NEWS: A novel closed vitrification device reported to be effective to vitrify cleavage and blastocyst stage embryos

Open vitrification devices for embryo cryopreservation allow direct contact between embryo samples and liquid nitrogen, posing a risk of infection or cross-contamination between specimens. The advent of closed vitrification devices has circumvented these risks associated with open vitrification devices. A recent study highlights that Rapid-iTM, a new closed vitrification device, serves as an excellent alternative to the current open vitrification devices to cryopreserve embryos at the cleavage as well as the blastocyst stage.

Nina N Desai and coworkers from the Department of Ob/Gyn/Women’s Health Institute, Cleveland Clinic Fertility Center, Beachwood, USA, compared the efficacy of Rapid-i with that of cryoloop, an open vitrification device, to cryopreserve early and late-stage embryos. A two-step vitrification protocol was followed. Embryos were rinsed and held for 2 minutes (3 minutes for blastocysts) in vitrification solution #1 which contained 7.5% dimethylsulfoxide (DMSO) and 7.5% ethylene glycol (EG) in Global medium with 20% synthetic protein supplement (SPS). Subsequently, they were quickly moved through three drops of vitrification solution #2 (15% DMSO, 15% EG, 10 mg/mL Ficoll-70 and 0.65 M sucrose), being held for 15 seconds in each drop and then loaded on the vitrification carrier. Cryoprotective agents were removed during warming by two successive washes in 0.25 M and 0.125 M sucrose in culture medium. Main outcomes evaluated were embryo survival (>50% intact), morphology at transfer, implantation rate, and clinical pregnancy rate per transfer. Clinical outcomes of frozen embryo transfer between January 2011 and August 2012 were stratified based on the carrier for vitrification and cell stage.

Totally, 468 vitrified-warm embryos were evaluated, out of which 92% were transferred. The study, published in the journal Reproductive Biology and Endocrinology, revealed the following findings (Table 1):

  • implantation and clinical pregnancy rates obtained with cleavage stage embryos vitrified using Rapid-i were comparable to those vitrified using cryoloop
  • implantation and clinical pregnancy rates achieved with blastocyst stage embryos vitrified using Rapid-i were slightly higher than those obtained with cryoloop, the differences, however, did not reach statistical significance

Table 1: Vitrification outcomes for cleavage and blastocyst stage embryos using Rapid-i and cryoloop

Rapid-i, a novel closed vitrification device, has recently been approved by the FDA for embryo vitrification. It is based on the same principle as the cryoloop. Embryos are placed in a miniscule drop of vitrification solution within a hole on a cylindrical stick, which can be totally enclosed and sealed to prevent direct contact with liquid nitrogen. The design of Rapid-i, which resembles cryoloop, facilitates easy loading and unloading of embryos, when compared to other closed vitrification devices. The cooling rate of Rapid-i (-12200C/min) is 15-fold lesser than that reported with cryoloop (−15,0000C/min).

Achieving high cooling rates has been the basic principle underlying the design of new vitrification devices. Consequently, concerns have been raised about the reduced cooling rate of closed vitrification devices when compared to the open systems, resulting in ice crystal formation inside and outside cells leading to cell death and reduced developmental capacity. However, previous trials have indicated that cryoinjury may be associated with recrystallization during warming rather than vitrification failure. Warming rate, rather than the cooling rate, has been suggested to play a crucial role in regulating survival rates, post vitrification. A minimum warming rate of 30000C/min has been speculated to be necessary to achieve a survival rate of 80%, and if the warming is quick enough, a low cooling rate (−2000C/min) has been suggested to be sufficient for successful vitrification.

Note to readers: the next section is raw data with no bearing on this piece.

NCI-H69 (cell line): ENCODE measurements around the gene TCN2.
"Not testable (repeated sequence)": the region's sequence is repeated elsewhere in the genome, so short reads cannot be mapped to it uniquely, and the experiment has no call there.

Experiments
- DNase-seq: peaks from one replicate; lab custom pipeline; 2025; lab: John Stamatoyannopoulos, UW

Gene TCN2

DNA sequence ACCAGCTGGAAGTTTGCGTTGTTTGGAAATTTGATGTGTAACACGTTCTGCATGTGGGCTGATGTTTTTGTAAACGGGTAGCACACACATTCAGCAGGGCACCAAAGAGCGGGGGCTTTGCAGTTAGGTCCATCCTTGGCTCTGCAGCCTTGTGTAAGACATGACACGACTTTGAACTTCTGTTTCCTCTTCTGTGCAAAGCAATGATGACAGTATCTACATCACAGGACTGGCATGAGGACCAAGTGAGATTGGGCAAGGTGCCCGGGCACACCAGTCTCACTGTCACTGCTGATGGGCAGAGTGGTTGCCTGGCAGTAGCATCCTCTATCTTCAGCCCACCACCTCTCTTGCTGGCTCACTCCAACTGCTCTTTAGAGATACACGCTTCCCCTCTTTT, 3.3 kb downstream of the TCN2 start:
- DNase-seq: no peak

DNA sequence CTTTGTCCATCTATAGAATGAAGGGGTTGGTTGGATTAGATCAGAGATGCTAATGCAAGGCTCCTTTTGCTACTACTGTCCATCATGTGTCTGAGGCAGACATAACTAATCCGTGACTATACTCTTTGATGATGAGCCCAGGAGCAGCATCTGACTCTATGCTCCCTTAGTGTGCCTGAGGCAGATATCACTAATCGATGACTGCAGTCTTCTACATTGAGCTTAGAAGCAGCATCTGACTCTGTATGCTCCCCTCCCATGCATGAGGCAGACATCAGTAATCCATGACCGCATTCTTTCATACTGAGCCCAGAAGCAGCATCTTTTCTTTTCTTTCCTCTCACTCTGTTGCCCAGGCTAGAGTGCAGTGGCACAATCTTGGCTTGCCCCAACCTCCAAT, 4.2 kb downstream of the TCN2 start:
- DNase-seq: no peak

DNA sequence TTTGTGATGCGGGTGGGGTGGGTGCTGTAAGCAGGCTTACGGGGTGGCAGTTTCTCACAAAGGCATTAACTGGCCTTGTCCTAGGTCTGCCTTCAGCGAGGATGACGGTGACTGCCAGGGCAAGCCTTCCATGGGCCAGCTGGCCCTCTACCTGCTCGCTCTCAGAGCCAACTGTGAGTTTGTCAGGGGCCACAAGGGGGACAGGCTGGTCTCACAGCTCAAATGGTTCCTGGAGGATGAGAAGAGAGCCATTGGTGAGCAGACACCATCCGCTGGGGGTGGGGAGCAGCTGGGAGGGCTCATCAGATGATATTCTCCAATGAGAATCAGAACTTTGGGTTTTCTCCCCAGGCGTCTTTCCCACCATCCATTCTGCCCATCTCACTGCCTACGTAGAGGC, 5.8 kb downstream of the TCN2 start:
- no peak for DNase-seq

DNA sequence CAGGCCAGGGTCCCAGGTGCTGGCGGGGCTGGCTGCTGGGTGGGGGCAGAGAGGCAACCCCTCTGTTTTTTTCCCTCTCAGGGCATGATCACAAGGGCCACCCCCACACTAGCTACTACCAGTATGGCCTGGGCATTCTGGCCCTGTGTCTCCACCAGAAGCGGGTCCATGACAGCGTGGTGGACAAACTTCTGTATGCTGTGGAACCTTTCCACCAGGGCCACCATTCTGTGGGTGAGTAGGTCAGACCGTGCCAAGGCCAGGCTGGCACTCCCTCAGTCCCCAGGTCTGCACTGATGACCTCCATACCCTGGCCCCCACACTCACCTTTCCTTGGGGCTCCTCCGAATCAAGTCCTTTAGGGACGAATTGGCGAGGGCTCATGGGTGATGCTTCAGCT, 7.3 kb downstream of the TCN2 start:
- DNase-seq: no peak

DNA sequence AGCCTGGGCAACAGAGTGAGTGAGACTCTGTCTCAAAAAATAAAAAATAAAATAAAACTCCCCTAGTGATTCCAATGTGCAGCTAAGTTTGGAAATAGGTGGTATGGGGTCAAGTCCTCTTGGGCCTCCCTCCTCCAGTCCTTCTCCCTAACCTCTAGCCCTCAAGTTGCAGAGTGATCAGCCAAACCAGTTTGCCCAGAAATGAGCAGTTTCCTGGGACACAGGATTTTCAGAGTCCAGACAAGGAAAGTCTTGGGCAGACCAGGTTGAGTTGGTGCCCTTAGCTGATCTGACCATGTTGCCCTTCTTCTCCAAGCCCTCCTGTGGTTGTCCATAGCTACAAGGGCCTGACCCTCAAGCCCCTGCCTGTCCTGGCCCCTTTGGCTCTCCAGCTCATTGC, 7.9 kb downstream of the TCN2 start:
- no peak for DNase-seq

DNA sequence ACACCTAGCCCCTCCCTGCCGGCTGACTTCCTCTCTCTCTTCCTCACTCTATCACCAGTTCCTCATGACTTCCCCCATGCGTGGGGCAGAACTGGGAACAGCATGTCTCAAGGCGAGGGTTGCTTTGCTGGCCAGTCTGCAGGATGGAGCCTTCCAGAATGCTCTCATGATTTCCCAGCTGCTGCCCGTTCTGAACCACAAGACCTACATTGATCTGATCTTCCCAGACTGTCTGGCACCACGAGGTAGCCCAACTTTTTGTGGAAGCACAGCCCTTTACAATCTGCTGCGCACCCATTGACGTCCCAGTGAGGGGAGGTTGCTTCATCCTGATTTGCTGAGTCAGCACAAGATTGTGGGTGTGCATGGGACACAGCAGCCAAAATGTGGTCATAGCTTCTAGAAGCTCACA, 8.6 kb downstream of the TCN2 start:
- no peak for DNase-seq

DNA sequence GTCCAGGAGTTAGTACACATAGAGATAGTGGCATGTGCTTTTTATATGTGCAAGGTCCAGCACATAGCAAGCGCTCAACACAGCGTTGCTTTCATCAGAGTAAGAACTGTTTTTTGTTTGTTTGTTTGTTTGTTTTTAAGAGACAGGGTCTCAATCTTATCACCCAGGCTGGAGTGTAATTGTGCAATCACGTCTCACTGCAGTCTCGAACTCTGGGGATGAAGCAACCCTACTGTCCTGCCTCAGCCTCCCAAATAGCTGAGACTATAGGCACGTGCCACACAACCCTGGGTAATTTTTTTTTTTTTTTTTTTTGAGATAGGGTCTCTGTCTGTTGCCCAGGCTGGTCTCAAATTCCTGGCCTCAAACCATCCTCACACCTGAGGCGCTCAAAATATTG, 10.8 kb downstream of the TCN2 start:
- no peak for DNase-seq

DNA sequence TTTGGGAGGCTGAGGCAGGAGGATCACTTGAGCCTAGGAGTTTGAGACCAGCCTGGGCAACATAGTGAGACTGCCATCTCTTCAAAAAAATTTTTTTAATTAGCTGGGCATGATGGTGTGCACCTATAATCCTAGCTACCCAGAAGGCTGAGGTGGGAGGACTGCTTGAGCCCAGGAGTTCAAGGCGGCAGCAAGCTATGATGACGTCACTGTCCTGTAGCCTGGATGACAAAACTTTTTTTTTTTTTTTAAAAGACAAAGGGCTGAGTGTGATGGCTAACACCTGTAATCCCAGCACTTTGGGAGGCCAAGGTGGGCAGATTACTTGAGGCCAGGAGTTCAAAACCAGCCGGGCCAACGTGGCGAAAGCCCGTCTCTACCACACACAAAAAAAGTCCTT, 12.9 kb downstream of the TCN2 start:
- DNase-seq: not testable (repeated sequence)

The current study demonstrates that despite the far low warming (77000C/min) and cooling (−12200C/min) rates of Rapid-i compared to other vitrification devices, the clinical outcomes achieved are comparable to those obtained using the cryoloop. These encouraging findings may herald the transition from open to closed vitrification system in IVF units. However, additional data are required to substantiate these preliminary study findings.

References

  • Desai NN, Goldberg JM, Austin C, Falcone T. The new Rapid-i carrier is an effective system for human embryo vitrification at both the blastocyst and cleavage stage. Reprod Biol Endocrinol. 2013 May 15;11(1):41.
  • AbdelHafez F, Xu J, Goldberg J, Desai N. Vitrification in open and closed carriers at different cell stages: assessment of embryo survival, development, DNA integrity and stability during vapor phase storage for transport. BMC Biotechnol. 2011 Mar 30;11:29.
  • Enrique Criado Scholz (2012). The Problem of Contamination: Open vs. Closed vs. Semi-Closed Vitrification Systems, Current Frontiers in Cryopreservation, Prof. Igor Katkov (Ed.), ISBN: 978-953-51-0302-8, InTech, Available from: http://cdn.intechopen.com/pdfs/31862/InTech-The_problem_of_contamination_open_vs_closed_vs_semi_closed_vitrification_systems.pdf

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